“Husbands will refuse the get and use it as a form of blackmail to extort concessions,” said Orly Kusher, staff attorney at Sanctuary for Families’ Orthodox Jewish Matrimonial Project, which recently launched due to an influx of get refusal cases. “They’ll say, ‘I won’t give you the Jewish divorce unless you give me custody of the kids, or a large sum of money – give me $30,000 and then I’ll give you the get.’ Our view here at Sanctuary – and why it ties in with our work with domestic violence victims – is that we see the refusal to give a get, in and of itself, as a form of abuse.”

According to social service workers, fear over the refusal of the get is just one of a host of conditions that can lead Orthodox women to stay in abusive relationships.

“The idea of ‘shalom bayit,’ or peace in the home, is a central tenet of Jewish marriage,” said Shoshannah Frydman, director of family violence services at the Metropolitan Council on Jewish Poverty. “Women are socialized to be mothers and homemakers, so speaking up about an abusive relationship can be seen within the community as a personal failing to uphold that peace.”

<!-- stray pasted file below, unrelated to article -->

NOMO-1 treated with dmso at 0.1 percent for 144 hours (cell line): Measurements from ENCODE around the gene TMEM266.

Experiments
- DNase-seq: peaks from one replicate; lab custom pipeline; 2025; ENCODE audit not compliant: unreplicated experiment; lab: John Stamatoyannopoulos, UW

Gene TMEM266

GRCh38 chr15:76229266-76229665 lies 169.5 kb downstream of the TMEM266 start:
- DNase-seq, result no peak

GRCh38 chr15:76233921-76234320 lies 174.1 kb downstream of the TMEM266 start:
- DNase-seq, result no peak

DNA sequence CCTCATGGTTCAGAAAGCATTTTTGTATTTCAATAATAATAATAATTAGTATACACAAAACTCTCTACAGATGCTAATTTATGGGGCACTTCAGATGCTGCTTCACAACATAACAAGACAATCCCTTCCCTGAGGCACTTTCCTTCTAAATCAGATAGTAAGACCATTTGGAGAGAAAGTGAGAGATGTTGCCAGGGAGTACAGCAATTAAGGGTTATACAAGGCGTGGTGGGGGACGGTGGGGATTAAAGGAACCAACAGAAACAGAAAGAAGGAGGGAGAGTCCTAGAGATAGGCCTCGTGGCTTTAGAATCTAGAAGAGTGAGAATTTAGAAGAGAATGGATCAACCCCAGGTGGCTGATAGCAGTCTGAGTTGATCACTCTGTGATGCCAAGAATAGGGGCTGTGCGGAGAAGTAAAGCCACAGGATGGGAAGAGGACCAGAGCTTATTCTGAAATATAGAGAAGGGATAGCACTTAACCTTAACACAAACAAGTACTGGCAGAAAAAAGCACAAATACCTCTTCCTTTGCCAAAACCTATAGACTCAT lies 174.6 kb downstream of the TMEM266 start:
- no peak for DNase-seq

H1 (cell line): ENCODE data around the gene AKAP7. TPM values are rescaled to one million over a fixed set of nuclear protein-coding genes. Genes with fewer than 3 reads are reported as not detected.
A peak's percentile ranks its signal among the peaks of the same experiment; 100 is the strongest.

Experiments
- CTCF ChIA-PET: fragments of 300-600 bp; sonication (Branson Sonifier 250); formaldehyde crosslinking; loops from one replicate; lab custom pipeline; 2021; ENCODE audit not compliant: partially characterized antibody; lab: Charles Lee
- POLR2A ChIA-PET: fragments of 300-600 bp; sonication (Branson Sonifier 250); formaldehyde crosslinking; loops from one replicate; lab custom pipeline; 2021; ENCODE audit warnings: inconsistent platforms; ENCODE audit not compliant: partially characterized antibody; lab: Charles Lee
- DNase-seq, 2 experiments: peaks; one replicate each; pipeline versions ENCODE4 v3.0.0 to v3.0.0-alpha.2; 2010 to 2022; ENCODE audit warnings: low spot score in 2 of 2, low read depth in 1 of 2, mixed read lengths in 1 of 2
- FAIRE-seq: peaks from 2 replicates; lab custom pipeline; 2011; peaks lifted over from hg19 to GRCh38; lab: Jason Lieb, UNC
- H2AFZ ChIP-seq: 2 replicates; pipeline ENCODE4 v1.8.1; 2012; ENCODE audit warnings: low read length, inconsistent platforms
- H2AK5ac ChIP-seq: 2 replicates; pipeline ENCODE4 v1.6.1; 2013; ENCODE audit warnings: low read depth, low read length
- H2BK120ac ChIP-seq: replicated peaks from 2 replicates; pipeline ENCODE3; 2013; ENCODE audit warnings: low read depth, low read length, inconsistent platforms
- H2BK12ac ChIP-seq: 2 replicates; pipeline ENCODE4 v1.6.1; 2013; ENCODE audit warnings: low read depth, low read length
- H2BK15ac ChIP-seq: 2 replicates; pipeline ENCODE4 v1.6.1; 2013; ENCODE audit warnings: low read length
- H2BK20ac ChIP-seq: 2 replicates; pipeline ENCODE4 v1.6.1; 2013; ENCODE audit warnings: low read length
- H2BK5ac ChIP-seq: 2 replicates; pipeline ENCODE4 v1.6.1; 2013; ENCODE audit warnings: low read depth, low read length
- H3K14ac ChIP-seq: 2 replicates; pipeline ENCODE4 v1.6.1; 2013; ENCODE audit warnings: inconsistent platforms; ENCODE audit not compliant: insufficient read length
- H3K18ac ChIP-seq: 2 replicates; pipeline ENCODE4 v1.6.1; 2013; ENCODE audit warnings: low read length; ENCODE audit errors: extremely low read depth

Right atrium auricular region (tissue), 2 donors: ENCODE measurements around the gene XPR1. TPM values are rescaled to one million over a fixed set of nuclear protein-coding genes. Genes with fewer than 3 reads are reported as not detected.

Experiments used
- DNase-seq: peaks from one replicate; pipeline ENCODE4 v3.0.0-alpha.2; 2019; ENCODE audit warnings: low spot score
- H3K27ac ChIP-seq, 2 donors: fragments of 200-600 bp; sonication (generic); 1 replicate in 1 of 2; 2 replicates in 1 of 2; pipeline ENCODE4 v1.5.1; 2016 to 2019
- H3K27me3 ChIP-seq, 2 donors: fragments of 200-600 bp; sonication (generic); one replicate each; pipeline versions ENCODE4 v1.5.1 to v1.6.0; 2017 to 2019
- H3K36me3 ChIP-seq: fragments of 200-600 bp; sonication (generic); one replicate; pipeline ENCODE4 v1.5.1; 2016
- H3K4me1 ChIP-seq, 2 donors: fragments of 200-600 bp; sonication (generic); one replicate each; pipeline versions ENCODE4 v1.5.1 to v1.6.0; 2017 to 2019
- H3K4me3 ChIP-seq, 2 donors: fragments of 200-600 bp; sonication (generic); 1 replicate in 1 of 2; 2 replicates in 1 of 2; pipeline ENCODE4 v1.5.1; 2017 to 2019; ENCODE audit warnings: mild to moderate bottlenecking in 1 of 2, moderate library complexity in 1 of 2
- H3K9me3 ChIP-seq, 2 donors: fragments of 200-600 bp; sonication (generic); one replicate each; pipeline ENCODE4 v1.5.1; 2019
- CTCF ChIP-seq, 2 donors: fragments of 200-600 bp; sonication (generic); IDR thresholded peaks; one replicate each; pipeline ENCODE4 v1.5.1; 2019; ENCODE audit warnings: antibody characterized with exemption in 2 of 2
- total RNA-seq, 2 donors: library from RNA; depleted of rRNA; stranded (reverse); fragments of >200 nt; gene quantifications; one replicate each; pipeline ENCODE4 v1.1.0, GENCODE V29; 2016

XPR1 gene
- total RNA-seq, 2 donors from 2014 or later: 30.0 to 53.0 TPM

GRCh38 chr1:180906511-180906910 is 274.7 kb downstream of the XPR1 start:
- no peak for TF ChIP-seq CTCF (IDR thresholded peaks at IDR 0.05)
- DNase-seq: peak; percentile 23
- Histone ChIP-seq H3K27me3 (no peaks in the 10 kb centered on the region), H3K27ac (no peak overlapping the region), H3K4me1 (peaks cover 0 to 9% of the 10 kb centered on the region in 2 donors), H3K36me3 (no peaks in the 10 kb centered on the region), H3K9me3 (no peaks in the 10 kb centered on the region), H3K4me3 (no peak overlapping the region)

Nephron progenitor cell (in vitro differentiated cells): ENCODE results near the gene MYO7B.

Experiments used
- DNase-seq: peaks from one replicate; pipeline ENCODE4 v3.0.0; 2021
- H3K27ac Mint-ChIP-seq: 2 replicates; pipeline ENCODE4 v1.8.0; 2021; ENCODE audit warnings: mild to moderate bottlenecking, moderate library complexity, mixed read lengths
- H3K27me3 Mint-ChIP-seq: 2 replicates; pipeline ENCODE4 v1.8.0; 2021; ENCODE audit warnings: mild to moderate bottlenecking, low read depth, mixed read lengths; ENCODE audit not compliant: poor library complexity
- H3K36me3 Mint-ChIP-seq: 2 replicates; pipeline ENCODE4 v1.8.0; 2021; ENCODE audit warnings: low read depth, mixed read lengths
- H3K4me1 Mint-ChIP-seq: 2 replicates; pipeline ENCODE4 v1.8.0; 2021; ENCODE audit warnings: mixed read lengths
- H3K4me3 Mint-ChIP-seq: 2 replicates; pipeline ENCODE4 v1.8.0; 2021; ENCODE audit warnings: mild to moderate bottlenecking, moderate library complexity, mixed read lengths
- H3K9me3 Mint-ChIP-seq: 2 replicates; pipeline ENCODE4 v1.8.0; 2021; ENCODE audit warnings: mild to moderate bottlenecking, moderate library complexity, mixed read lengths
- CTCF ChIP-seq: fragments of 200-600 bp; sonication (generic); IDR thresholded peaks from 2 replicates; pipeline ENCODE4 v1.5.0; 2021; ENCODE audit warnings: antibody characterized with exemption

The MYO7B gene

Due to the stigma attached to divorce and domestic abuse issues, Frydman says that many women fear that escaping an abusive relationship will hurt their children’s chances of finding a suitable partner during the “shidduch,” or matchmaking process that arranges marriages within the community.

“Some women will only contact us about abuse when their last child gets married off,” Frydman said. “One of our clients has two daughters who are in their 20s and are unmarried. They are begging their mother to stay in her marriage because they are afraid it will hurt their chances. But they understand why she wants to leave.”

Frydman also says that Orthodox women feel incredible societal and religious pressure to keep their families intact.